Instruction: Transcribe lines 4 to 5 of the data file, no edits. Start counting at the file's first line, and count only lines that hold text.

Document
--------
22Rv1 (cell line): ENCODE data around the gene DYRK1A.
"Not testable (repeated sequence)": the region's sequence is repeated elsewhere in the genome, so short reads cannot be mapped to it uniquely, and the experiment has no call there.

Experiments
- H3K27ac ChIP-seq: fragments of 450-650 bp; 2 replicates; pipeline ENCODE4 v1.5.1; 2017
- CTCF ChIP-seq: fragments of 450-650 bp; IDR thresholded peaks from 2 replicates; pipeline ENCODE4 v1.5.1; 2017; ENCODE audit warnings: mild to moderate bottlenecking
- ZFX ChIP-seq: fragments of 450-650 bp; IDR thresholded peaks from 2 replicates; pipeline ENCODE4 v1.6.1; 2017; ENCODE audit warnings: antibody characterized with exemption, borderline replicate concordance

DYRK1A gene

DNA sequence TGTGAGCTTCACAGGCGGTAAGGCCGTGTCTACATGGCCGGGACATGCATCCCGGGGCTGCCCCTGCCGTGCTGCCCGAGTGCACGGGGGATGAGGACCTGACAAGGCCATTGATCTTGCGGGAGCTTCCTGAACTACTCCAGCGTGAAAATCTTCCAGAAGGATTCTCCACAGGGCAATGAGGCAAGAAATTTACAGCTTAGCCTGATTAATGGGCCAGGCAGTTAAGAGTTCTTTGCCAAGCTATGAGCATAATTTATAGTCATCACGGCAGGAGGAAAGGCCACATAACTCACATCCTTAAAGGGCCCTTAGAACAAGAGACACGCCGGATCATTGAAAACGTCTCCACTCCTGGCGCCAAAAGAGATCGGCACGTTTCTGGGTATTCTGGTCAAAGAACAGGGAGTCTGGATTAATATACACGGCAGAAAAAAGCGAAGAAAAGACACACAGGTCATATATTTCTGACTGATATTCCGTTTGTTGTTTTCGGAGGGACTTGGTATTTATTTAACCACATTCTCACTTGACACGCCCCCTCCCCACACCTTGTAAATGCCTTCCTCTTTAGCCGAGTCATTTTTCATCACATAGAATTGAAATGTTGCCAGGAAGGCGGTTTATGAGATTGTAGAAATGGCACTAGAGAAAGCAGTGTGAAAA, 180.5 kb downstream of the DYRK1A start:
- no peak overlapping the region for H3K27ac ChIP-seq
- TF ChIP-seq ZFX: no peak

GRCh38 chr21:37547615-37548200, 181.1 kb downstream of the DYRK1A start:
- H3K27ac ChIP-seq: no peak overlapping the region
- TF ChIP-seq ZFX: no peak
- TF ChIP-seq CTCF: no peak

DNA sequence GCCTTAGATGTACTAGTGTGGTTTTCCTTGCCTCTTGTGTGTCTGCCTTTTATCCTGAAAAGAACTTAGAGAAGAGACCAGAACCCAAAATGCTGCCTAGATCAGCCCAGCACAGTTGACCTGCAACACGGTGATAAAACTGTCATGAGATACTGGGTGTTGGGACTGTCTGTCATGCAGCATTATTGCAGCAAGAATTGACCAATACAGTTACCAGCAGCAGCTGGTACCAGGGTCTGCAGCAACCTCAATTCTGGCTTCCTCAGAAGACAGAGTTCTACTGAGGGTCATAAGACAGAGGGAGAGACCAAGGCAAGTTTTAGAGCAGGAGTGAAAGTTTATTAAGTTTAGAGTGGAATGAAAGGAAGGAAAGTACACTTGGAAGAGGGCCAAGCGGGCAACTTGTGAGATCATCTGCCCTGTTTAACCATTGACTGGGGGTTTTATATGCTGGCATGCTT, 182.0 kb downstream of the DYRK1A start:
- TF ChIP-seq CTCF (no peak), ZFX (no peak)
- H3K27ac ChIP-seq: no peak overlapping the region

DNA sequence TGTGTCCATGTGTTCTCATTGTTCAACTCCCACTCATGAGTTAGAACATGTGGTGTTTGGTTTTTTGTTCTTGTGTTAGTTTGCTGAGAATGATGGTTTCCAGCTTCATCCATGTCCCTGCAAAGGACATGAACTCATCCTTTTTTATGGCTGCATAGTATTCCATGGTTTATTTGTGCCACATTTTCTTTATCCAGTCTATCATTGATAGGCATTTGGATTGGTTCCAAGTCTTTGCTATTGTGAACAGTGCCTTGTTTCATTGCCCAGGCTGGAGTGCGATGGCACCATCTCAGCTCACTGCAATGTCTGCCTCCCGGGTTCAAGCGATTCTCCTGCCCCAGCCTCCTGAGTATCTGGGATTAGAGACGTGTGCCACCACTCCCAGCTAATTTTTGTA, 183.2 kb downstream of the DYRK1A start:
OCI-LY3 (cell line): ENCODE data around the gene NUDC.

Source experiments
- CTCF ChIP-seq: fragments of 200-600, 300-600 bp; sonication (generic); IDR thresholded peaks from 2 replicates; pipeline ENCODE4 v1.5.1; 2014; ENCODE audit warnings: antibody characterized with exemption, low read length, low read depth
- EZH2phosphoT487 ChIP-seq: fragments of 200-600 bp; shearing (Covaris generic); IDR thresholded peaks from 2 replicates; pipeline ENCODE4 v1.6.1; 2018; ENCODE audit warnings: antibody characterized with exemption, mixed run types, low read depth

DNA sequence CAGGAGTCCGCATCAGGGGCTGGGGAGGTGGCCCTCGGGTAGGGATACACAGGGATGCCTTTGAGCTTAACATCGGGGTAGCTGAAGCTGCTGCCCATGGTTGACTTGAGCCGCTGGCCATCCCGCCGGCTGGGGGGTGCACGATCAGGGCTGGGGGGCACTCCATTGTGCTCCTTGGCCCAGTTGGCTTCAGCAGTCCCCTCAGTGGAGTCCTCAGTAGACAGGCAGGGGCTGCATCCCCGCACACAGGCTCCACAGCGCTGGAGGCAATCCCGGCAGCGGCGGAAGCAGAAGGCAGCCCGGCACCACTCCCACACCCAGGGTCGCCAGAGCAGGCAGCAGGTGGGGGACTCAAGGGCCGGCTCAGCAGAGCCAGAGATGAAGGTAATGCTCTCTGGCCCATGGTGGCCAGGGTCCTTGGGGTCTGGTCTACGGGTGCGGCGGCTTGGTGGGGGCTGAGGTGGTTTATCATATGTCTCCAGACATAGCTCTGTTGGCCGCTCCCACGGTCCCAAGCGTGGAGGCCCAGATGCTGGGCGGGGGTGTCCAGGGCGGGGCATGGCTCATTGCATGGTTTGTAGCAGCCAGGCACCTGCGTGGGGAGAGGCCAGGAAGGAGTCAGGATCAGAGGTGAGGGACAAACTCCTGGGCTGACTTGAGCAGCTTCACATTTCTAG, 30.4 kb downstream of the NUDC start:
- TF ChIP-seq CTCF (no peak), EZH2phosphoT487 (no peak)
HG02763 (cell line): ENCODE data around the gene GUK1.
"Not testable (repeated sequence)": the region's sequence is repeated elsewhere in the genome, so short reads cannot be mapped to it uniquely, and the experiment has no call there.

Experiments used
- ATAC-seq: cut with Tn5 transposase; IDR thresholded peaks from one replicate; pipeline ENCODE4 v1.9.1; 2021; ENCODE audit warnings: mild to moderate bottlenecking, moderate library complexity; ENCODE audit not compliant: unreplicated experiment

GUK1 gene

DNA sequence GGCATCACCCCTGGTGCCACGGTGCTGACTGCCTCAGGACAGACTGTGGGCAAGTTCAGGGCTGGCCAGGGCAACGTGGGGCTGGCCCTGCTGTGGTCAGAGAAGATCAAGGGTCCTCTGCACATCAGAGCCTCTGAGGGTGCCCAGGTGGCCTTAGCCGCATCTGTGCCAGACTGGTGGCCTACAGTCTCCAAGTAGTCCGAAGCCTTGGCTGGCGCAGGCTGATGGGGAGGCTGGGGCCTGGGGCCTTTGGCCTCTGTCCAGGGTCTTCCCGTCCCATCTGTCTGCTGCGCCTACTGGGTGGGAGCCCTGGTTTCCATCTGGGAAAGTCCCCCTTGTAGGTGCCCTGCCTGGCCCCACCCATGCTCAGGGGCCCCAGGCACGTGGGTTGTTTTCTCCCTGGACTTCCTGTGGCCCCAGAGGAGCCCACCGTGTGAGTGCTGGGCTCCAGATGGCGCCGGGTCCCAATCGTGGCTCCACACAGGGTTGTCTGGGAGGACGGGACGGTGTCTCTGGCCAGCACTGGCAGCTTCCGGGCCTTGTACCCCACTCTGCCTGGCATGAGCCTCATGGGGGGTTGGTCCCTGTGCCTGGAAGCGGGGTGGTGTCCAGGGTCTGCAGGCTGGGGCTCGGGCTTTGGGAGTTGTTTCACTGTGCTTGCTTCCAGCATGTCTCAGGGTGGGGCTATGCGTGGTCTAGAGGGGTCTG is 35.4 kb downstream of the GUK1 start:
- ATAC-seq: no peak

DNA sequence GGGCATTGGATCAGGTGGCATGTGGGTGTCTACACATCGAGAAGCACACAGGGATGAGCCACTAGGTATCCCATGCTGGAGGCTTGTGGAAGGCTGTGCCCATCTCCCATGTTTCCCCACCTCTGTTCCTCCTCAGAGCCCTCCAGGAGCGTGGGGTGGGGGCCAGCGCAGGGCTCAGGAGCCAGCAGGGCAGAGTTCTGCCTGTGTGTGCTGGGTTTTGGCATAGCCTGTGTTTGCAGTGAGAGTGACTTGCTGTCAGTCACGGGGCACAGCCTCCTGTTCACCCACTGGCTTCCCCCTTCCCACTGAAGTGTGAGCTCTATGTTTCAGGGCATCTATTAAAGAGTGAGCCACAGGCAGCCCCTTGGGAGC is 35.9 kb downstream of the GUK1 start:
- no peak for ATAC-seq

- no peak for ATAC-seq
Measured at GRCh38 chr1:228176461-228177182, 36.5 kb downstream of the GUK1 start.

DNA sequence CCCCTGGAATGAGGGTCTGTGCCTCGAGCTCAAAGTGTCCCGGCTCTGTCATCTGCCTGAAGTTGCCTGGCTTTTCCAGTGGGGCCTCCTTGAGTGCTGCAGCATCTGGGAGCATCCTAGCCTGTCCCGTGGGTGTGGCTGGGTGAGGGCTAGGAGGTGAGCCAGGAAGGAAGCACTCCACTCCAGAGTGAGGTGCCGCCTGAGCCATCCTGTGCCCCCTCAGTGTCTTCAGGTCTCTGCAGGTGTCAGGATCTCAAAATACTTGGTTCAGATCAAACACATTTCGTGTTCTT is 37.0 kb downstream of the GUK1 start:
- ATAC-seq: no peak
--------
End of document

- H3K27ac ChIP-seq: fragments of 450-650 bp; 2 replicates; pipeline ENCODE4 v1.5.1; 2017
- CTCF ChIP-seq: fragments of 450-650 bp; IDR thresholded peaks from 2 replicates; pipeline ENCODE4 v1.5.1; 2017; ENCODE audit warnings: mild to moderate bottlenecking